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Whitman Wire

Vol. CLIV, Issue 10
Whitman news since 1896

Whitman Wire

Whitman news since 1896

Whitman Wire

Culture of color blindness: Privilege hinders discussion of diversity

Like many of its peer institutions, Whitman doesn’t hesitate to emphasize its commitment to diversity. Diversity is currently the focus of Whitman’s application supplement writing prompt, and the word pervades much of the college’s advertising literature. According to the Whitman website, the Whitman experience “involves deep and lasting learning in an academic community comprised of people with varied experiences and global perspectives.”

Yet for many students, that ideal hasn’t yet been realized on campus.

“I would say that Whitman is not diverse ethnically or internationally, or even geographically . . . it doesn’t allow for interactions with people who have different life experiences, different backgrounds and different stories. I think that Whitman students would benefit from having more diversity,” said junior Marcial Díaz Mejia, an international student from Guatemala and ASWC vice president-elect.

Graphic by Katie Berfield

Díaz Mejia and others expressed frustration that dialogues about diversity, such as last semester’s ASWC town hall meeting, have been derailed to emphasize Whitman’s diversity of interests rather than to address its lack of racial or cultural diversity.

“Any group of individuals is going to be diverse in that sense, but for me it was important to acknowledge that we don’t have a lot of diversity in terms of where families come from, their income, their race and ethnicity [and] the countries where they come from,” said Díaz Mejia.

First-year Alisha Agard, president of Whitman’s Black Student Union, agreed.

“People take away from the fact that the campus isn’t racially diverse by talking about how diverse people’s opinions are. That’s important, but I feel like people don’t really understand the need for a more racially diverse campus and the benefits of that,” she said.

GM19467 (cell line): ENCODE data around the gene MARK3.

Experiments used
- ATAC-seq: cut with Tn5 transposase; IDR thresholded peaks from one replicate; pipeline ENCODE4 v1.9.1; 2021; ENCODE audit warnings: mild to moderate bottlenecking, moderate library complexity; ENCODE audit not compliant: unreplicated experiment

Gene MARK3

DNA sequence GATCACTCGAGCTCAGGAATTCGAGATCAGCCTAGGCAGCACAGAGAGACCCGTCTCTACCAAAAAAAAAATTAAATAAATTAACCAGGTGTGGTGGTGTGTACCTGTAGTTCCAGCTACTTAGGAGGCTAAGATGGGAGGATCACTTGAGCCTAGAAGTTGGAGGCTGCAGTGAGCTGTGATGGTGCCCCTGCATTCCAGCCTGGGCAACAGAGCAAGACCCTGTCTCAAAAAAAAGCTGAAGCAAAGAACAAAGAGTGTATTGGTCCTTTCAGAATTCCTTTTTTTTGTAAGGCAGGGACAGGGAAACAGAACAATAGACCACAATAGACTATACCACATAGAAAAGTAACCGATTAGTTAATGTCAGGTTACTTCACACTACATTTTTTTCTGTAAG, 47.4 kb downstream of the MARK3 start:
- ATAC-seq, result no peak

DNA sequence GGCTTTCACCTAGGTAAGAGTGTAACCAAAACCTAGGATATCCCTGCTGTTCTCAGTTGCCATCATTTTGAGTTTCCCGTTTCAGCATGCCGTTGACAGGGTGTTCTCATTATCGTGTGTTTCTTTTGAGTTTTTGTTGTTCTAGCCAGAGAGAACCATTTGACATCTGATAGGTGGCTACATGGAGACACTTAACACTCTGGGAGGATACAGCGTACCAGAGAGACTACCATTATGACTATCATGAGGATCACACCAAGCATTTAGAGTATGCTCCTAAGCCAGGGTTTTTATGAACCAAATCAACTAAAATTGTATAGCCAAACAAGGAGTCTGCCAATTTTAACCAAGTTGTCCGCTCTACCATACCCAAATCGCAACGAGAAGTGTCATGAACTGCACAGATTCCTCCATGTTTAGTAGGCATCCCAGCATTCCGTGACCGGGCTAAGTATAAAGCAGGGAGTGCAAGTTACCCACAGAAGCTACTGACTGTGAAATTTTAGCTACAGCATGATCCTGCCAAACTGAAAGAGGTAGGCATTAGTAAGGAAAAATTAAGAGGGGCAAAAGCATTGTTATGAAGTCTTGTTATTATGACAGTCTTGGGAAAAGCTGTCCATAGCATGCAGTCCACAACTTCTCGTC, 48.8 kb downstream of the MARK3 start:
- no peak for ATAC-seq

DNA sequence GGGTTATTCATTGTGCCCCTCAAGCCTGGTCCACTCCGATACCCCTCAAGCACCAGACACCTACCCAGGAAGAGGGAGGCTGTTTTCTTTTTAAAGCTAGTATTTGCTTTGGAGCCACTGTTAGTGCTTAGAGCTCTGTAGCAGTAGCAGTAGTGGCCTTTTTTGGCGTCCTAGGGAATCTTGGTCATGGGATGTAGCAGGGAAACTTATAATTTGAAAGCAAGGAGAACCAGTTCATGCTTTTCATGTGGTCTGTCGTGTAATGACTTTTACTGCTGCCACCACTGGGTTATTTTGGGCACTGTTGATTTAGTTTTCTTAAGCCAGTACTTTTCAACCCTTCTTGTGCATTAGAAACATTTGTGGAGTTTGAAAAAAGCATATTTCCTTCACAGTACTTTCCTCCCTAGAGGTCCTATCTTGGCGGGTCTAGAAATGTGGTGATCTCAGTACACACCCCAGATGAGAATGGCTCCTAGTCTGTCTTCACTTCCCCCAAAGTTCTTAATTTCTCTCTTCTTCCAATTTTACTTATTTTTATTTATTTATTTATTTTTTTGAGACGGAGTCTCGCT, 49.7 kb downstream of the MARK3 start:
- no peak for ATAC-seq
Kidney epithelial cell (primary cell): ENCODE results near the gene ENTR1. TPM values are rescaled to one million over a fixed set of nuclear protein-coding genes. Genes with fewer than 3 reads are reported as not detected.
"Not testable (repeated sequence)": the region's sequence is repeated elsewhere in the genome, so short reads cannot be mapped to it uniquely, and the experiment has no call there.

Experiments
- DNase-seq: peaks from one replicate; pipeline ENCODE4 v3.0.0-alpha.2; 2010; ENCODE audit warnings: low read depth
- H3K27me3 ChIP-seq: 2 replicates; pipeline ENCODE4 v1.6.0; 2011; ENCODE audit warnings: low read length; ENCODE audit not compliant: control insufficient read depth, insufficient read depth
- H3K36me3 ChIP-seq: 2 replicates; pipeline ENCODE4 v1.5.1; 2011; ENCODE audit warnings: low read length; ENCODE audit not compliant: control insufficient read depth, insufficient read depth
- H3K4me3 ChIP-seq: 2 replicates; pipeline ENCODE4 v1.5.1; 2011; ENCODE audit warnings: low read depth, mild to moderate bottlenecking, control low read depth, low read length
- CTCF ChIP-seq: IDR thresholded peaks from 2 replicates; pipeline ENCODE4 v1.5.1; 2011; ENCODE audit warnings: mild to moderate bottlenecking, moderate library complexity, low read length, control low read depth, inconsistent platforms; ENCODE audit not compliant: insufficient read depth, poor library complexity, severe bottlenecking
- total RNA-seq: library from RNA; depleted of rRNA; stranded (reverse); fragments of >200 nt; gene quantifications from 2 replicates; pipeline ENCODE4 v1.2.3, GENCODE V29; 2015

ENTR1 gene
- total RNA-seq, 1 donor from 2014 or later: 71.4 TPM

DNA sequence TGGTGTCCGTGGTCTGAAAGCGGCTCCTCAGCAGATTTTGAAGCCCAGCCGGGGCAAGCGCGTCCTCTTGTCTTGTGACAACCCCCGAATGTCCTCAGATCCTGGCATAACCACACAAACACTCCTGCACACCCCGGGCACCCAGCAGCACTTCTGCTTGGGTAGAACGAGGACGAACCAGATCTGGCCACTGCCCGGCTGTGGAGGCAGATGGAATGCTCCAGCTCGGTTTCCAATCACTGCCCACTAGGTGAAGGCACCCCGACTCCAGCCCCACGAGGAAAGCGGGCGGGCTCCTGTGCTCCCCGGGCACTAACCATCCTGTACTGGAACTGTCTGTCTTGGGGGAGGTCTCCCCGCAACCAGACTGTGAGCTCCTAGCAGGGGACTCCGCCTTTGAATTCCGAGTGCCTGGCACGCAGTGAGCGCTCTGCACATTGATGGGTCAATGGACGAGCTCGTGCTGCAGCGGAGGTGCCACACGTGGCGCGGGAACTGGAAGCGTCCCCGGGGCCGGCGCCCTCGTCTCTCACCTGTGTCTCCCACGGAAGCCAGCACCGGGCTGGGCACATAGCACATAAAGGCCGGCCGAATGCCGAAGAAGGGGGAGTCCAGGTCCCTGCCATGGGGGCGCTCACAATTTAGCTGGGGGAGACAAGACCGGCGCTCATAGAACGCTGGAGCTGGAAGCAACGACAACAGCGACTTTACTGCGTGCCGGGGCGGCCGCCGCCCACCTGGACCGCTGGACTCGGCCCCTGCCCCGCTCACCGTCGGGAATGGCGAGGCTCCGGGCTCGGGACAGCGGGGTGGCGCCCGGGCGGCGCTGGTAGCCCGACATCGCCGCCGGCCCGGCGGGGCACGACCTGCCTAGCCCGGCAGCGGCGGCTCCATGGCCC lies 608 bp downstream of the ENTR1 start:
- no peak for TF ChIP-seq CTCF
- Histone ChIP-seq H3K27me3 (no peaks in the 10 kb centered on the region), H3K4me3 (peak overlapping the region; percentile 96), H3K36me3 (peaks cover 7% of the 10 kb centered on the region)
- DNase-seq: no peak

Senior Nan Mukungu observed that problems with racial discourse on campus are closely intertwined with unacknowledged racial and class privilege.

“It’s not that [students] don’t engage, it’s that when they do, it often reflects how unaware they are of their own privilege of being white [and] upper-middle-class,” she said. “Not everyone at Whitman, obviously, is white and upper-middle-class and capable of interacting that way, but . . . the majority of interactions I’ve had with white upper-middle-class kids have been with them not being aware of their own privilege.”

Mukungu, a politics major, cited multiple negative experiences of observing unacknowledged privilege in her classes.

“I was in a class where it was mostly white dudes, and a lot of times my perspective was not seen as valuable or pertinent or understandable,” she said.

Mukungu added that both unawareness of privilege and absence of diversity can create an intimidating environment for students of color within the classroom.

“I think [the lack of diversity] heavily affects academics and the perspectives in the classroom. A lot of times [students of color] aren’t comfortable bringing up their own perspectives, because they’re in a hostile environment, and often when they do bring up their perspective it can be tokenized . . . like that person is representative of a whole group of people, which is not helpful at all.”

Sophomore Cynthia Ramos, vice president of Club Latino, agreed that being asked to speak for a larger group is a common expectation placed on students of color.

“Sometimes being the only minority or non-white student, you feel pressure to speak up for minorities, but I don’t feel like we should have to do that. We [as students of color] don’t know everything that minorities or low-income people go through, and I feel like sometimes we’re expected to speak up on behalf of all first-generation students,” she said.

Mukungu noted that the cultural homogeneity at Whitman can have consequences outside of the classroom as well.

“I can only speak from my own perspective, so I can say that socially it has been very difficult, but I also come from a whole different background, being first-generation and from the South, so I had to assimilate to a degree and understand Northwest culture in order to be accepted,” she said.

She noted that Whitman’s social environment, with its emphasis on avoiding conflict, doesn’t encourage frank discussion about social inequity.

“I think generally the culture of Whitman and the culture of the Northwest leans toward colorblindness, which is not helpful and leads to not talking about race, which makes [privileged students] not aware of their own race and class,” she said.

Senior Mehera Nori, a student intern in the admissions office, observed that the prevalence of white privilege at Whitman is partially a result of the college’s target demographic.

“We are a private liberal arts college, and due to social privilege not a lot of minority groups have access to the same types of resources as majority groups do . . . I do understand that Whitman does have a commitment to creating a diverse atmosphere, it’s just hard when a lot of the applications come from students who have had access to SAT classes or enough money to go to college prep schools. Those students tend to be upper class and white,” she said.